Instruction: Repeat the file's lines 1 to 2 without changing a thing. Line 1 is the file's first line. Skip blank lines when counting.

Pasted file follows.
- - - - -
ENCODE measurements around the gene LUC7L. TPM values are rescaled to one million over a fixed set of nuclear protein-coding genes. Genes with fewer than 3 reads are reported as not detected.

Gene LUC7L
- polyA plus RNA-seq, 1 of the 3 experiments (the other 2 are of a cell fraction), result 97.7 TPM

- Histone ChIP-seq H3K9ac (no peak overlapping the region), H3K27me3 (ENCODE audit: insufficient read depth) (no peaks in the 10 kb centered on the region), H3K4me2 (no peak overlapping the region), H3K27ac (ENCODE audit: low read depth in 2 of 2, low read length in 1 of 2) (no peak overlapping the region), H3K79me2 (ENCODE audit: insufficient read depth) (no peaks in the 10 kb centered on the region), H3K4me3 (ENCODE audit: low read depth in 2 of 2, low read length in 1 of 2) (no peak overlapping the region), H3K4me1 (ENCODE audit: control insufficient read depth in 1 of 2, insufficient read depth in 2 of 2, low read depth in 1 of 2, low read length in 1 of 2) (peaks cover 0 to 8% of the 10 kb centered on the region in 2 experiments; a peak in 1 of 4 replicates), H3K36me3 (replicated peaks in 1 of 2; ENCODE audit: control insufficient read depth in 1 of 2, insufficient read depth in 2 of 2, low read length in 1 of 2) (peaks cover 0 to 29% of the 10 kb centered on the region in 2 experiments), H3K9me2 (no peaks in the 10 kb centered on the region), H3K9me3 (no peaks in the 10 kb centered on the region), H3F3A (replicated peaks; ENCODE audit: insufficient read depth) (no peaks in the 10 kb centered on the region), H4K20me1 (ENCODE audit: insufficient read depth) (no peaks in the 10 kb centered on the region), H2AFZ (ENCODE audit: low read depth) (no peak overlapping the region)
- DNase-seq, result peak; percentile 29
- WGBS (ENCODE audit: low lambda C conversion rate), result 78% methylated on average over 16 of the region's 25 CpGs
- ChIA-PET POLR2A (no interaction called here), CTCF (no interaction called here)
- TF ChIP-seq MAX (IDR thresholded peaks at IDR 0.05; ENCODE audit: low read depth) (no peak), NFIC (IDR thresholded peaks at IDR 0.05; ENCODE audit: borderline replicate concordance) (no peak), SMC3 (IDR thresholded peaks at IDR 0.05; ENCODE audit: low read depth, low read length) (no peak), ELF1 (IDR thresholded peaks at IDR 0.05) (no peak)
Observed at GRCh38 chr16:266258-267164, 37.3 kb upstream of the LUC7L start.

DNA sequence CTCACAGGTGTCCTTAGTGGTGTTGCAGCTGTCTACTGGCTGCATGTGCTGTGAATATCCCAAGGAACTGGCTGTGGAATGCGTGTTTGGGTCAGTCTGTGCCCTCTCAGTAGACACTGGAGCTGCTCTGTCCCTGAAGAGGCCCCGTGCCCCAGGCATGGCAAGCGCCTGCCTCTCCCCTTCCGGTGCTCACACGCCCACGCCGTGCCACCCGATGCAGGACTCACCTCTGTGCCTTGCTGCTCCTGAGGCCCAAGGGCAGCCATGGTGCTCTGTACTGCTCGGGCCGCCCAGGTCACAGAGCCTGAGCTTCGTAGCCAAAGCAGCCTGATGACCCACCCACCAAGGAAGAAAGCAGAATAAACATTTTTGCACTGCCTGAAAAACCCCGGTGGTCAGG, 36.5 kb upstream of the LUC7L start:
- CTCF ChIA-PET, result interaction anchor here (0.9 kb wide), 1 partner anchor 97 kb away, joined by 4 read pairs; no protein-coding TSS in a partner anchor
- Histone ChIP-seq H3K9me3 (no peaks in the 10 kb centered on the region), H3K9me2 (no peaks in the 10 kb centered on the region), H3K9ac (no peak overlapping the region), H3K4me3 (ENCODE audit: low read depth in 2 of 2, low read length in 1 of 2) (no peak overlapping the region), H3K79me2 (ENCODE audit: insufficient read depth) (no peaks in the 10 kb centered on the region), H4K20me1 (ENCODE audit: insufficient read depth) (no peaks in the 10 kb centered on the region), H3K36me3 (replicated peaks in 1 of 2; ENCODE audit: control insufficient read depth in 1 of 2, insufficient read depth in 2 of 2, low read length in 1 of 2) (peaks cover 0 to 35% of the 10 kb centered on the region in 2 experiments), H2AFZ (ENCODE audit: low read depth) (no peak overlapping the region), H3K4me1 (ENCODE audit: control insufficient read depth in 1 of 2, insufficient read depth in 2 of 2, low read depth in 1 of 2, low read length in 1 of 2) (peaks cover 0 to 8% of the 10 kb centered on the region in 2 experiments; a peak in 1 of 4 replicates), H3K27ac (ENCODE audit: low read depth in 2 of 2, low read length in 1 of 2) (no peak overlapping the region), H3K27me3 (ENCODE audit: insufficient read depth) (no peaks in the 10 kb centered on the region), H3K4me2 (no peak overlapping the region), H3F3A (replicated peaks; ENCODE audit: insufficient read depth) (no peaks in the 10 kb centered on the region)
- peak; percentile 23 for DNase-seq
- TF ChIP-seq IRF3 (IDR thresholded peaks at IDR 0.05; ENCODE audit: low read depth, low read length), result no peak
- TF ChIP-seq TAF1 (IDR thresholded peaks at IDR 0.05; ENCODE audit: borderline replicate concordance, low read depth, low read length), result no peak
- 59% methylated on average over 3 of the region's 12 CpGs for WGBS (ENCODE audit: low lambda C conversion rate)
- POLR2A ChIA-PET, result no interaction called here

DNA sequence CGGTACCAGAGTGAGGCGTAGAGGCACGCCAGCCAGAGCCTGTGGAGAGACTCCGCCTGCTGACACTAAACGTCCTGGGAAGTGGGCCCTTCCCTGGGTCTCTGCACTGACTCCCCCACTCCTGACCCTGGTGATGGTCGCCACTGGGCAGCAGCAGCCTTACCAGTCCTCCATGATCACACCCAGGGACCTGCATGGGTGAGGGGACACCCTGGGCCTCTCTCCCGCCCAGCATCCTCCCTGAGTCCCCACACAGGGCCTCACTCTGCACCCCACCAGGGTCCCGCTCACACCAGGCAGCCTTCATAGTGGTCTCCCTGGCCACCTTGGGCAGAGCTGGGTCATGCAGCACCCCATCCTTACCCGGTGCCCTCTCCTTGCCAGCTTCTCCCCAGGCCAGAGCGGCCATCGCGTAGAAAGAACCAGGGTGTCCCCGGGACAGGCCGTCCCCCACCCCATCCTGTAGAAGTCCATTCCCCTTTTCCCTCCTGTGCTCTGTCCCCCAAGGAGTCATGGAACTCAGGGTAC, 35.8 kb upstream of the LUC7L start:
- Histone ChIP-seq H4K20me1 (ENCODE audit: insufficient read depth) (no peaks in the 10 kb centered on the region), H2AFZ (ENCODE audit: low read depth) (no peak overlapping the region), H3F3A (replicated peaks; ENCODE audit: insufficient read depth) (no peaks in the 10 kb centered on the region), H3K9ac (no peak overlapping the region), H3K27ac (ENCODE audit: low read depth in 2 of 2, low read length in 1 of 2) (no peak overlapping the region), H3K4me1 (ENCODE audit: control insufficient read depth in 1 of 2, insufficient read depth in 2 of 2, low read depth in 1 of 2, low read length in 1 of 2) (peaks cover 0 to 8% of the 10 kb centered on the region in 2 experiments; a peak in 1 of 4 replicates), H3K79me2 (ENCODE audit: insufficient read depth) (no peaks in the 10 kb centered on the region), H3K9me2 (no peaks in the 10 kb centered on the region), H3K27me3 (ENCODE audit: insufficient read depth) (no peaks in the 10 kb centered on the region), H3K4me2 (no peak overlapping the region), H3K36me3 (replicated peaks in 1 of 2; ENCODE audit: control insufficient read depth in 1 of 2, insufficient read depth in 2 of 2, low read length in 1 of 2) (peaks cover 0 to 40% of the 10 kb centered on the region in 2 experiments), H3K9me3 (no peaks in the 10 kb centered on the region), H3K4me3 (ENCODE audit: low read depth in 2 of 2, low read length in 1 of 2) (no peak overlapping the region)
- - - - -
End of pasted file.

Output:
ENCODE measurements around the gene LUC7L. TPM values are rescaled to one million over a fixed set of nuclear protein-coding genes. Genes with fewer than 3 reads are reported as not detected.

Gene LUC7L